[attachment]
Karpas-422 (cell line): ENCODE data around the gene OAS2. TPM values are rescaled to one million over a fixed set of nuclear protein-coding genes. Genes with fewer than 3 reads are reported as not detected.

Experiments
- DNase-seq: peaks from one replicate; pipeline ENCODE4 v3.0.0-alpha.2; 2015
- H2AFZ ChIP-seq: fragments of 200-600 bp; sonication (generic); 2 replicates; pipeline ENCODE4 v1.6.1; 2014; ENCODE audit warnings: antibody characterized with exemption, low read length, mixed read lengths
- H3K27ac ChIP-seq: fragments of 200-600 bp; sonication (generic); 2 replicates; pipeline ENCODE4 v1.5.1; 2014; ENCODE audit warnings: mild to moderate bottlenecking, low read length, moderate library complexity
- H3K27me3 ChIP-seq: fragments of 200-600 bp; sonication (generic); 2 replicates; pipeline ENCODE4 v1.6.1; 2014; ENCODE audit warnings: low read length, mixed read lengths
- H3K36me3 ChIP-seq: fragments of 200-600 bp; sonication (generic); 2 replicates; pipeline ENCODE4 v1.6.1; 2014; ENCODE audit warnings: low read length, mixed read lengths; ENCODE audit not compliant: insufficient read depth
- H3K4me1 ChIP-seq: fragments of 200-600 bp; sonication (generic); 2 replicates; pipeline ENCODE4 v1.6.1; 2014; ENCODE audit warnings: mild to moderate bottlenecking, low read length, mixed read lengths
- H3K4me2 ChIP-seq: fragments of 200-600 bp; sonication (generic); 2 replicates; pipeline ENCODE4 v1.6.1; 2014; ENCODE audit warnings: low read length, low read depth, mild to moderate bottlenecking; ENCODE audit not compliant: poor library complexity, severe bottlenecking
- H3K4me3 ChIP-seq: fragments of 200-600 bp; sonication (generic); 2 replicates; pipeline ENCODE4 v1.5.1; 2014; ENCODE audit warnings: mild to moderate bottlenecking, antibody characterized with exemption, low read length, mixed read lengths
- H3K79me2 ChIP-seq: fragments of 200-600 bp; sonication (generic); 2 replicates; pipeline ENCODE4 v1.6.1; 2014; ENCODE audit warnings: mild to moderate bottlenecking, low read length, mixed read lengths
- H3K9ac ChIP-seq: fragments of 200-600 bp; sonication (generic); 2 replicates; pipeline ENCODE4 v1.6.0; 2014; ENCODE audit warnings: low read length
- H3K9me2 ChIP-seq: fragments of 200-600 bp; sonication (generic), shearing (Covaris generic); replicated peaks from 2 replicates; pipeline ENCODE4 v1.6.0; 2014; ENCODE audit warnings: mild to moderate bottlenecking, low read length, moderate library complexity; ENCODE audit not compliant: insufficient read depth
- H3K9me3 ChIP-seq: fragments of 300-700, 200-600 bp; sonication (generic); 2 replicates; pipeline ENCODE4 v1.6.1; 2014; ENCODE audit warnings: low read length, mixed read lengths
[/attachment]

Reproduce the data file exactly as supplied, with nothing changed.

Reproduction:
Karpas-422 (cell line): ENCODE data around the gene OAS2. TPM values are rescaled to one million over a fixed set of nuclear protein-coding genes. Genes with fewer than 3 reads are reported as not detected.

Experiments
- DNase-seq: peaks from one replicate; pipeline ENCODE4 v3.0.0-alpha.2; 2015
- H2AFZ ChIP-seq: fragments of 200-600 bp; sonication (generic); 2 replicates; pipeline ENCODE4 v1.6.1; 2014; ENCODE audit warnings: antibody characterized with exemption, low read length, mixed read lengths
- H3K27ac ChIP-seq: fragments of 200-600 bp; sonication (generic); 2 replicates; pipeline ENCODE4 v1.5.1; 2014; ENCODE audit warnings: mild to moderate bottlenecking, low read length, moderate library complexity
- H3K27me3 ChIP-seq: fragments of 200-600 bp; sonication (generic); 2 replicates; pipeline ENCODE4 v1.6.1; 2014; ENCODE audit warnings: low read length, mixed read lengths
- H3K36me3 ChIP-seq: fragments of 200-600 bp; sonication (generic); 2 replicates; pipeline ENCODE4 v1.6.1; 2014; ENCODE audit warnings: low read length, mixed read lengths; ENCODE audit not compliant: insufficient read depth
- H3K4me1 ChIP-seq: fragments of 200-600 bp; sonication (generic); 2 replicates; pipeline ENCODE4 v1.6.1; 2014; ENCODE audit warnings: mild to moderate bottlenecking, low read length, mixed read lengths
- H3K4me2 ChIP-seq: fragments of 200-600 bp; sonication (generic); 2 replicates; pipeline ENCODE4 v1.6.1; 2014; ENCODE audit warnings: low read length, low read depth, mild to moderate bottlenecking; ENCODE audit not compliant: poor library complexity, severe bottlenecking
- H3K4me3 ChIP-seq: fragments of 200-600 bp; sonication (generic); 2 replicates; pipeline ENCODE4 v1.5.1; 2014; ENCODE audit warnings: mild to moderate bottlenecking, antibody characterized with exemption, low read length, mixed read lengths
- H3K79me2 ChIP-seq: fragments of 200-600 bp; sonication (generic); 2 replicates; pipeline ENCODE4 v1.6.1; 2014; ENCODE audit warnings: mild to moderate bottlenecking, low read length, mixed read lengths
- H3K9ac ChIP-seq: fragments of 200-600 bp; sonication (generic); 2 replicates; pipeline ENCODE4 v1.6.0; 2014; ENCODE audit warnings: low read length
- H3K9me2 ChIP-seq: fragments of 200-600 bp; sonication (generic), shearing (Covaris generic); replicated peaks from 2 replicates; pipeline ENCODE4 v1.6.0; 2014; ENCODE audit warnings: mild to moderate bottlenecking, low read length, moderate library complexity; ENCODE audit not compliant: insufficient read depth
- H3K9me3 ChIP-seq: fragments of 300-700, 200-600 bp; sonication (generic); 2 replicates; pipeline ENCODE4 v1.6.1; 2014; ENCODE audit warnings: low read length, mixed read lengths